8 Biggest Golf Equipment Mistakes
If you’re kitting yourself out with new clubs from driver to putter, there are a whole host of pitfalls and mistakes that you need to avoid if you want to get it right.
Below and in the video above, we list 8 of the biggest equipment mistakes to help you make the right choices for your game.
8) Fairway woods
Picture this, you’ve got 200-250 yards left into a green…do you feel comfortable hitting your fairway wood off the deck? If the answer is no, then why do you carry your 3 wood? They’re long shafts and small heads so you need to be confident hitting them, perhaps adding loft could be the answer. You could, for example, take the 3 wood out of the bag and use a 4 or 5 wood instead. It might not go as far, but you’ll be more consistent with it. Also notice how, for Tour Pros, fairway woods are the last clubs to go. Henrik Stenson and Tommy Fleetwood had theirs in the bag for a number of years now and there’s a reason why. Go to your local PGA Pro, tell them what you struggle with and you both should be able to find a setup and model that works for your game.
Related: The best fairway woods 2020
They’re your only point of contact with the golf club. If yours are worn then your tension will become tighter and you’ll lose fluidity and power. If your grips are feeling a little old but you don’t want or need to replace them just yet, give them a good wash and scrub. If they still aren’t feeling right after a good wash, replace them and you’ll notice a big difference.
Drivers are going up in price, it’s no secret. So if you’re spending £500 on yours then it really is imperative that you go for a custom fitting. With all of the shaft, lie angle, loft and weighting options, buying one off the rack for £500 without a custom fitting means that you probably won’t get optimum performance for the premium price tag that you’ve paid.
5) Driver spin
Do not go for a driver that doesn’t spin enough. Spin is your friend, even with a driver. There can be a temptation to get fitted for a driver setting that produces your longest hits with your best swing, usually meaning a low spin option that gets the ball out there miles. That won’t work with your average or below-average shots. You need a driver that will perform on every single swing that you make, so a low-spin setup really is best for only the fastest swingers in the world that are able to middle the driver every single time. For most of us, we need the weight and centre of gravity in the back of the head to give the forgiveness that we need. This will keep the spin up, and as we said earlier, spin is your friend.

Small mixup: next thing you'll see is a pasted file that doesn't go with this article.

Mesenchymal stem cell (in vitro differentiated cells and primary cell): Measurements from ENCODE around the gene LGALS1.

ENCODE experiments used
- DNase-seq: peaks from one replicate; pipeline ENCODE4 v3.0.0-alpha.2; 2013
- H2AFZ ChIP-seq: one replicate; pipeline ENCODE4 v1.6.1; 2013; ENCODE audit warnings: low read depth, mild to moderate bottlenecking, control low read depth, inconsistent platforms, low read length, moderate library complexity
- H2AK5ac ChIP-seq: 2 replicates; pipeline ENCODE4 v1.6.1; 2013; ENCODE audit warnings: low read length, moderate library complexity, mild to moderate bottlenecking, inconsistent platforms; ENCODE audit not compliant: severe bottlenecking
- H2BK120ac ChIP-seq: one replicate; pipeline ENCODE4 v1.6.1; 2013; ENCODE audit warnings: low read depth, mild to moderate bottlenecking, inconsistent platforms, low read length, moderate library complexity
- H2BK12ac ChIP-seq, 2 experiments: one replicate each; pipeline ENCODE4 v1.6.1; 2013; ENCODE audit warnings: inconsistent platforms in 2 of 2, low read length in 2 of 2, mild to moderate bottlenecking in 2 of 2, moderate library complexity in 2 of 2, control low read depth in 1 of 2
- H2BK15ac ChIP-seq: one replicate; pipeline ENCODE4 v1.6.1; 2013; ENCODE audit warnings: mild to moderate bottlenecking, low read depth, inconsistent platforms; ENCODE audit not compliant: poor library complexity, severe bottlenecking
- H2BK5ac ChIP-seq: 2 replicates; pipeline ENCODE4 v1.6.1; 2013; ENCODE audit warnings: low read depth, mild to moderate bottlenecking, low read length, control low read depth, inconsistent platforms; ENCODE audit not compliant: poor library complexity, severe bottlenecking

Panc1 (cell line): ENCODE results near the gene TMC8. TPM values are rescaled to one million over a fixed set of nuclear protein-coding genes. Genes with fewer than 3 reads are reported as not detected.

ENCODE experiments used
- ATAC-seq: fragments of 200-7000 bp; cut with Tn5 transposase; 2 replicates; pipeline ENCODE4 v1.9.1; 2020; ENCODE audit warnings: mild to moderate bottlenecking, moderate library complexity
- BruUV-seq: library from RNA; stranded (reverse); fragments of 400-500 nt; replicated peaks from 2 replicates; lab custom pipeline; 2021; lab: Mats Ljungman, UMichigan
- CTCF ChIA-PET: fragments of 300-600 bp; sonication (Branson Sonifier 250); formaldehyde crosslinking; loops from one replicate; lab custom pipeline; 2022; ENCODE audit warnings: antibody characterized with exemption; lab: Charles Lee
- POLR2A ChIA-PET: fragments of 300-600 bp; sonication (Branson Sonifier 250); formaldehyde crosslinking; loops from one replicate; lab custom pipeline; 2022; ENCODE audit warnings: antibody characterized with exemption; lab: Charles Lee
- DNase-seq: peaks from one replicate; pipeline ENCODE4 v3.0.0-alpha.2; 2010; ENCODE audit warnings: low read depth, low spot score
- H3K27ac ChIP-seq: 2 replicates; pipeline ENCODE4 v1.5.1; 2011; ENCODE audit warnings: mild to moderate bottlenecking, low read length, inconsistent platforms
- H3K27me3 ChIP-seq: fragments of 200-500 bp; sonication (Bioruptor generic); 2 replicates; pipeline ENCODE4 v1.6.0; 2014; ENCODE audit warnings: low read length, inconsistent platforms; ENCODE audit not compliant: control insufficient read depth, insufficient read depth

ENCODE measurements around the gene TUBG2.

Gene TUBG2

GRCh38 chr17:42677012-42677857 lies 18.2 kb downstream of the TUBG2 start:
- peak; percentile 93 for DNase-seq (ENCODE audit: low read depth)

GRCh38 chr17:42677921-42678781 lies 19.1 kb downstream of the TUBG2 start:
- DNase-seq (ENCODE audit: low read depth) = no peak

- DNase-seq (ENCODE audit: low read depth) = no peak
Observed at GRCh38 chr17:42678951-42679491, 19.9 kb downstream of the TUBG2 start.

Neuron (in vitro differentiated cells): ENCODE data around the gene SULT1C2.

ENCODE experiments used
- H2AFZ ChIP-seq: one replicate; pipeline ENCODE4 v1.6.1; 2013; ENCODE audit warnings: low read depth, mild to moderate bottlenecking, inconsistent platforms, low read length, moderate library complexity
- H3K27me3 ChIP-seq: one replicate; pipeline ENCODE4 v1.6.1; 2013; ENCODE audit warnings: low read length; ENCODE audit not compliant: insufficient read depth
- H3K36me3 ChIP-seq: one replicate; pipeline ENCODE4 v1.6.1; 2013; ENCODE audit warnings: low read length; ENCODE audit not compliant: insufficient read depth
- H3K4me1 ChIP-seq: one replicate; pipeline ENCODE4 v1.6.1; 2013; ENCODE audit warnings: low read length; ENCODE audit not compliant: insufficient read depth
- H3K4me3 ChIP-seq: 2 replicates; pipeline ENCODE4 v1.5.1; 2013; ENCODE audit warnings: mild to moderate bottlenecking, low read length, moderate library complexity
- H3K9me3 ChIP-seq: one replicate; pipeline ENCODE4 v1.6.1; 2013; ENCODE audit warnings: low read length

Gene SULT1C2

You’ll notice that in the image, the Ping is a blade putter and the Scotty Cameron is a mallet. However, there is more to it than that. When you balance the putters on your finger, the Ping clearly has a toe hang and the Scotty doesn’t, meaning that the bladed putter more suits golfers with an arced putting stroke, whilst the mallet is better for the straight-back-and-through strokes. It’s really important that you marry up your putter with your stroke…that’s how you find consistency on the greens. You can find bladed putters suited to a straight-back-and-through stroke and mallets for an arced stroke, just make sure that yours is the right one for your game.
3) Wedge grinds
When we talk about wedge grinds, we talk about the sole design. Manufacturers offer so many different grinds and that’s because golfers all use their wedges differently. Wedge fittings can be incredibly helpful but we understand that most golfers won’t be doing this. Instead, go into the pro shop and ask to take out some wedges all with different grinds. You will notice that one wedge clicks with your technique a little better than the others. In 2019, if you’re buying wedges, make sure that you find the right grind for your game and it could make a massive difference.
2) Clean your wedges
What do the faces look like on your wedges? If they’re dirty…clean them! Don’t be lazy. Mud, dirt, sand, grass…whatever you have in the grooves will alter your spin control which will affect your strike and distance.
1) Iron lofts
Manufacturers are making the lofts stronger on iron sets, cranking them down to go further whilst flying the same height because of the weight and centre of gravity moving back. A 7 iron is no longer a 7 iron! TaylorMade’s P730 blade 5 iron is 27 degrees whilst the 5 iron in the M6 is 21 degrees. That’ll mean that the M6 plays an awful lot longer than the P730 which is fine, but there will be a time in an amateur’s set that the lofts don’t work. Go for a proper custom fitting and think about your gapping, particularly at the top of your set. If your 5 iron is 21 degrees, you might not need a 4 iron and should instead opt for a hybrid or fairway wood to replace it. For example, a 4 iron utility may be 22 degrees of loft so won’t be going as far as your 5 iron if you have a game improver set.
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